Romania is using less natural gas now than at any time in the past 10 years, and it is looking to expand domestic exports, reducing its reliance on gas supplied by Russian giant Gazprom, according to Interfax Energy. Romania cut its gas imports by 61 percent in 2014, according to preliminary data prepared by the Institutul National de Statistica and BP.
Romania’s cut in imports and consumption isn’t just because of a desire to lessen its reliance on natural gas; it also has to do with the adoption of regulations more favorable to domestic production and warmer weather, Ana Otilia Nutu of the Expert Forum in Bucharest told Interfax Energy. Romania sought to step up its own export business last year by opening a pipeline to neighboring Moldova in August. Moldova also relies entirely on Gazprom gas and the option to import from Romania was desirable to the Moldovan government because it could ease its vulnerability to Russian pressure over a pro-Russian separatist contingency in the self-declared autonomous state of Transistria.
Less reliance on Russian imports could help Romania avoid the economic consequences of the political battles between Russia and the West that bubbled up this year. Most of Europe’s countries get the majority of their gas from Gazprom, which has given Russia an upper hand in negotiations over the war in Ukraine.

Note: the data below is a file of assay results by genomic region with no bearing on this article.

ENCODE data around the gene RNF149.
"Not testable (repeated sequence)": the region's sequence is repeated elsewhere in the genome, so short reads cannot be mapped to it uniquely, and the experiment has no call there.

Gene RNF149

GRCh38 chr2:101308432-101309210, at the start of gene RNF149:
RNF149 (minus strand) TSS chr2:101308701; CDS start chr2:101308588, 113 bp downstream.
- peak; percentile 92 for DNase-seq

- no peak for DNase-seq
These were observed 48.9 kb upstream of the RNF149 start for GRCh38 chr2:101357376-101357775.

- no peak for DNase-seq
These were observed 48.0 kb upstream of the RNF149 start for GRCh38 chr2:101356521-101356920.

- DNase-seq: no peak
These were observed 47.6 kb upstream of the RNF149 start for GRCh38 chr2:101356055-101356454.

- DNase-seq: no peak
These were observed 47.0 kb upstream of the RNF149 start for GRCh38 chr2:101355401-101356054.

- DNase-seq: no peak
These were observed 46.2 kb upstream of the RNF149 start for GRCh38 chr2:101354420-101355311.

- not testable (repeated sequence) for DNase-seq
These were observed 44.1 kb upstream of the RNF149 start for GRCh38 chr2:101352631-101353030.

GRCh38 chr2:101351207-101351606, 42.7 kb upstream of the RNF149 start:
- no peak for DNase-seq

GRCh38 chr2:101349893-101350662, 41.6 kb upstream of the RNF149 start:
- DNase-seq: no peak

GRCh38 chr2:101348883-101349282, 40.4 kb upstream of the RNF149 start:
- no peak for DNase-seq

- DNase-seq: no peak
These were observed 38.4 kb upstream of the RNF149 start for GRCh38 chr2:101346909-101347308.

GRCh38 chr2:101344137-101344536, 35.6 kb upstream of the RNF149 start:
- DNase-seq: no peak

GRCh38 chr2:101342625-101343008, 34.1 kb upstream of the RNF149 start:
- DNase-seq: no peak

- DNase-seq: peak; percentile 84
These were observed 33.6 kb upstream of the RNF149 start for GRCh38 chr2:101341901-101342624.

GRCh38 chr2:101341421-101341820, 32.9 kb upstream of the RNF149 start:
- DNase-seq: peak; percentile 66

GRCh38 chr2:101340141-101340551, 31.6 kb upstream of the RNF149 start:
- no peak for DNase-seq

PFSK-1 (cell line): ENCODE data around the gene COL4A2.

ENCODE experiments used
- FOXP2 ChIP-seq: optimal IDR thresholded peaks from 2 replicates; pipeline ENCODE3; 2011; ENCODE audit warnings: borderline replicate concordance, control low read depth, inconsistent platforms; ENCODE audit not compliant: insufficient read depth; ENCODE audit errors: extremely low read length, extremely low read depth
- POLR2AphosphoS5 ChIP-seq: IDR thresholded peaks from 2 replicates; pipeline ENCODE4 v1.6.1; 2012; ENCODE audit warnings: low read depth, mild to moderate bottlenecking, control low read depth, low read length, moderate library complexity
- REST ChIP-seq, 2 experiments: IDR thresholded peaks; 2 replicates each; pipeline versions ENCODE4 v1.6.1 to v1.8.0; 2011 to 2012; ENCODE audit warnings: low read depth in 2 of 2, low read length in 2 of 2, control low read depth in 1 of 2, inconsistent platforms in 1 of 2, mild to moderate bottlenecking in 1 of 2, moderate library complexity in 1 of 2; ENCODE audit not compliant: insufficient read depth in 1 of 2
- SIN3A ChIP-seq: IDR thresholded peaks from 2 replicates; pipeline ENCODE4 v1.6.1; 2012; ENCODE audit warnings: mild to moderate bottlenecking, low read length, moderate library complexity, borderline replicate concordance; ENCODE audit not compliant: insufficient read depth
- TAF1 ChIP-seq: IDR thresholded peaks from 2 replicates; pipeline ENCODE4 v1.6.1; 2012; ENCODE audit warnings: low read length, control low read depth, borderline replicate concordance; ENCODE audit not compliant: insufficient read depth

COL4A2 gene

Russia has threatened to cut off Ukraine’s gas supplies if Ukraine doesn’t pay for the supplies in advance, but the chief executive of Ukraine’s national energy firm Naftogaz said on Monday that Gazprom has been shorting Ukraine over the past two months. Gazprom officials said Ukraine would run out of gas by the end of last week if Naftogaz didn’t pay up, but the Ukrainians made a last-minute payment for a few days' worth of gas. The European Council invited Russian and Ukrainian energy ministers to Brussels on Monday to discuss a solution to the problem before supplies are cut and Ukrainians are left without badly needed heat and energy at the tail end of the winter.
Romania would be particularly vulnerable to a shutoff because it relies almost completely on Russian gas for imports, all of which comes through Ukraine. A shutoff would have a domino effect because 54 percent of Gazprom exports to the EU went through Ukraine in 2013 and entered the EU through Romania, Poland, Hungary or Slovakia. When Russia made cuts to its gas supplies to Ukraine in 2009, Romania lost 39 percent of its own supply, according to Romania Insider.
Read a detailed analysis here by the London School of Economics’ Jack Sharples and Andy Judge on the impact a suspension of Russian exports through Ukraine would have on each EU state.